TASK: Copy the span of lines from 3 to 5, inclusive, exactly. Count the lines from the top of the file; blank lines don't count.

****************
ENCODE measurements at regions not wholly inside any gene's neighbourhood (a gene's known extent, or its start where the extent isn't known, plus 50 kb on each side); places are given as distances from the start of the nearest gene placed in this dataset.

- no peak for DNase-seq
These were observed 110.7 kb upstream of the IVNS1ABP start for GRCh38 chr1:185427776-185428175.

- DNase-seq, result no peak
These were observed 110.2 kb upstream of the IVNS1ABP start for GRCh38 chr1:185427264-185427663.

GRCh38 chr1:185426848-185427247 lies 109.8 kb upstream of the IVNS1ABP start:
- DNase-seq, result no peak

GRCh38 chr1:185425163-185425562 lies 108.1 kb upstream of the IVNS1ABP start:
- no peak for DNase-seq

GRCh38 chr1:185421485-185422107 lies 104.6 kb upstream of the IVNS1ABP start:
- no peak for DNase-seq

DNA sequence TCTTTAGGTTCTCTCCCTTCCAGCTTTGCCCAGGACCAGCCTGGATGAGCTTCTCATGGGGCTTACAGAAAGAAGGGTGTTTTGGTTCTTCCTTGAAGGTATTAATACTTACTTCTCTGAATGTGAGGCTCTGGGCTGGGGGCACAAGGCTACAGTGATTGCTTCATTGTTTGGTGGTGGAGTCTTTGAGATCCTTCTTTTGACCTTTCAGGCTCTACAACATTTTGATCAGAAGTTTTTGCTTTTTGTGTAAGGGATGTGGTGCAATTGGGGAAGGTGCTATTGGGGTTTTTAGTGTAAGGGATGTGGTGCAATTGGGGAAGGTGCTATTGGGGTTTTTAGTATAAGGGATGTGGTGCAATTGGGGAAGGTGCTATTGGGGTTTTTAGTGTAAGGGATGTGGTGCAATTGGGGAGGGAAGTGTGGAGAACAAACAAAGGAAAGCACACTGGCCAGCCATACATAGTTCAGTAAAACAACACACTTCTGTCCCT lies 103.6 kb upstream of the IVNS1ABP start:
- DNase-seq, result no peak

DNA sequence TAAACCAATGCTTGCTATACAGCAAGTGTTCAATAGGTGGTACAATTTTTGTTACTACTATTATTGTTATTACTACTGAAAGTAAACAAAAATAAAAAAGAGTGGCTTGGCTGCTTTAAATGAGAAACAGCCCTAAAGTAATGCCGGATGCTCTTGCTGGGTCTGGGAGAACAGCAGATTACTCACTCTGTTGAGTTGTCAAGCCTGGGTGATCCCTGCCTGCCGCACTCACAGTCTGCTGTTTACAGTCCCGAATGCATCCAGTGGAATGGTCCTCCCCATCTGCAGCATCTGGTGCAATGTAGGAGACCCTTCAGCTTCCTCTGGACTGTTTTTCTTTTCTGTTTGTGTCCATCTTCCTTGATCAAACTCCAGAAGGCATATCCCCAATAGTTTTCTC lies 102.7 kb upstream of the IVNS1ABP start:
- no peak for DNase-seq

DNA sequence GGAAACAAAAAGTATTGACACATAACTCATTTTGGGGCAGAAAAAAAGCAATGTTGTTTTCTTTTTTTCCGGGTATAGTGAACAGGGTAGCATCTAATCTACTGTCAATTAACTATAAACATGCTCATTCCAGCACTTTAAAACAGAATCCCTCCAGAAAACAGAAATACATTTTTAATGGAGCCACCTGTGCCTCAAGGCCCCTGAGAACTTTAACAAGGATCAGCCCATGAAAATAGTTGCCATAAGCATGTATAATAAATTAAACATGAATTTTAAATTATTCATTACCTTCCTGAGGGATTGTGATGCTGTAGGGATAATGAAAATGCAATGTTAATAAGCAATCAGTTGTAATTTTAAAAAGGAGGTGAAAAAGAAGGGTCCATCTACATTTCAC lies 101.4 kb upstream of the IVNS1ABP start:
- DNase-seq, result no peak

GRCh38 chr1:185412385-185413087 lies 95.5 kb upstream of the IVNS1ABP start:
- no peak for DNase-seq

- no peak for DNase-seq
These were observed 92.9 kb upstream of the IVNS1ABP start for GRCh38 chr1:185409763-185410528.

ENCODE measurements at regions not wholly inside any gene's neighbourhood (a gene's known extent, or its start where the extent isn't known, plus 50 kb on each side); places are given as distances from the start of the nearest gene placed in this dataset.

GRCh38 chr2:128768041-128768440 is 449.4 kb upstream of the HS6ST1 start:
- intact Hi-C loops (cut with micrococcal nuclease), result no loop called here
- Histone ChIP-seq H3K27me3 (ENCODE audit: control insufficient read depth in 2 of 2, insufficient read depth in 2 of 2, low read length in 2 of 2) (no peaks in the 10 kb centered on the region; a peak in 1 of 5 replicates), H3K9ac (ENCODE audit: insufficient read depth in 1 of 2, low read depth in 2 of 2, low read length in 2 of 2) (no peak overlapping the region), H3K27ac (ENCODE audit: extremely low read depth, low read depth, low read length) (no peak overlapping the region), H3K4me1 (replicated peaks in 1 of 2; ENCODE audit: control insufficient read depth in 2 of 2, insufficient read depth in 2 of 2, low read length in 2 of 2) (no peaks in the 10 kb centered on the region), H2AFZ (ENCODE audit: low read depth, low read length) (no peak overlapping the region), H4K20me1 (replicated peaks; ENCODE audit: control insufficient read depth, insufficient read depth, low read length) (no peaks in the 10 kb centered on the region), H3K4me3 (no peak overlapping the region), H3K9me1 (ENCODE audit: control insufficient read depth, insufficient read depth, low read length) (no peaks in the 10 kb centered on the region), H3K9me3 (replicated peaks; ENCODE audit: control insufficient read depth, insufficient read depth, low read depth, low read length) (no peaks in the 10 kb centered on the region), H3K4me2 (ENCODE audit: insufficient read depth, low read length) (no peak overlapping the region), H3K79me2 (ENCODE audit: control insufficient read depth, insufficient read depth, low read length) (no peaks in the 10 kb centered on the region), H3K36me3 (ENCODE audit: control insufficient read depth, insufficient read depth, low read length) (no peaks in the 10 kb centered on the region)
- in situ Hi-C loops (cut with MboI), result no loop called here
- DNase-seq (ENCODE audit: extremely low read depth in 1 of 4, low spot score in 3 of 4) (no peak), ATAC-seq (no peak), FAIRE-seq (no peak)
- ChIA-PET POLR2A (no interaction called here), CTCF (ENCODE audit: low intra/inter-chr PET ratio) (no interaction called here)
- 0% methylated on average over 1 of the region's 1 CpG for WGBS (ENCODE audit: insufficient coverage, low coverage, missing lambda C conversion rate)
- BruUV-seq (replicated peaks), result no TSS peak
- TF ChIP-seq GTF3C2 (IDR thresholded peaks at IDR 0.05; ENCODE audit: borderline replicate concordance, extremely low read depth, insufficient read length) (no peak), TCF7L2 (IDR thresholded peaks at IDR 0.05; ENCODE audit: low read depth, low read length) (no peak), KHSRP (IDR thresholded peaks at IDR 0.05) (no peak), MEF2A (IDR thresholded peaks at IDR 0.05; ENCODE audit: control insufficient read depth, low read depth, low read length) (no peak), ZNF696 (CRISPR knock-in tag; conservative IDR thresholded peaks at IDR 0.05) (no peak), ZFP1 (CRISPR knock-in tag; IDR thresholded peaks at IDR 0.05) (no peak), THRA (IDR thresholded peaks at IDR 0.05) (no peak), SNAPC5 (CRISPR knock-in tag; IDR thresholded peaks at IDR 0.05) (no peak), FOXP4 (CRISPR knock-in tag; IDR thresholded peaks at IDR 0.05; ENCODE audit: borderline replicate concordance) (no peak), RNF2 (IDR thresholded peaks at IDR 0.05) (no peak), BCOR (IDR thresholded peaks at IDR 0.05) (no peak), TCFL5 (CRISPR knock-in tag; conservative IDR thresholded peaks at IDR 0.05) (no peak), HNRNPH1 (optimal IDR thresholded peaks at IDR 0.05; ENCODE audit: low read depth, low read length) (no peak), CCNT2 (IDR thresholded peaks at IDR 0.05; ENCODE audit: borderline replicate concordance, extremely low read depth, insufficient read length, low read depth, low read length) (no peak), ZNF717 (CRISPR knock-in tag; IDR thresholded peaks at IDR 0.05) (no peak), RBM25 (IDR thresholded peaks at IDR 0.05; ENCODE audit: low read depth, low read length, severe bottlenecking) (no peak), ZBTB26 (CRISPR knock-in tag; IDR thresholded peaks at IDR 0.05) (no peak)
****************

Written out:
These were observed 110.7 kb upstream of the IVNS1ABP start for GRCh38 chr1:185427776-185428175.

- DNase-seq, result no peak
These were observed 110.2 kb upstream of the IVNS1ABP start for GRCh38 chr1:185427264-185427663.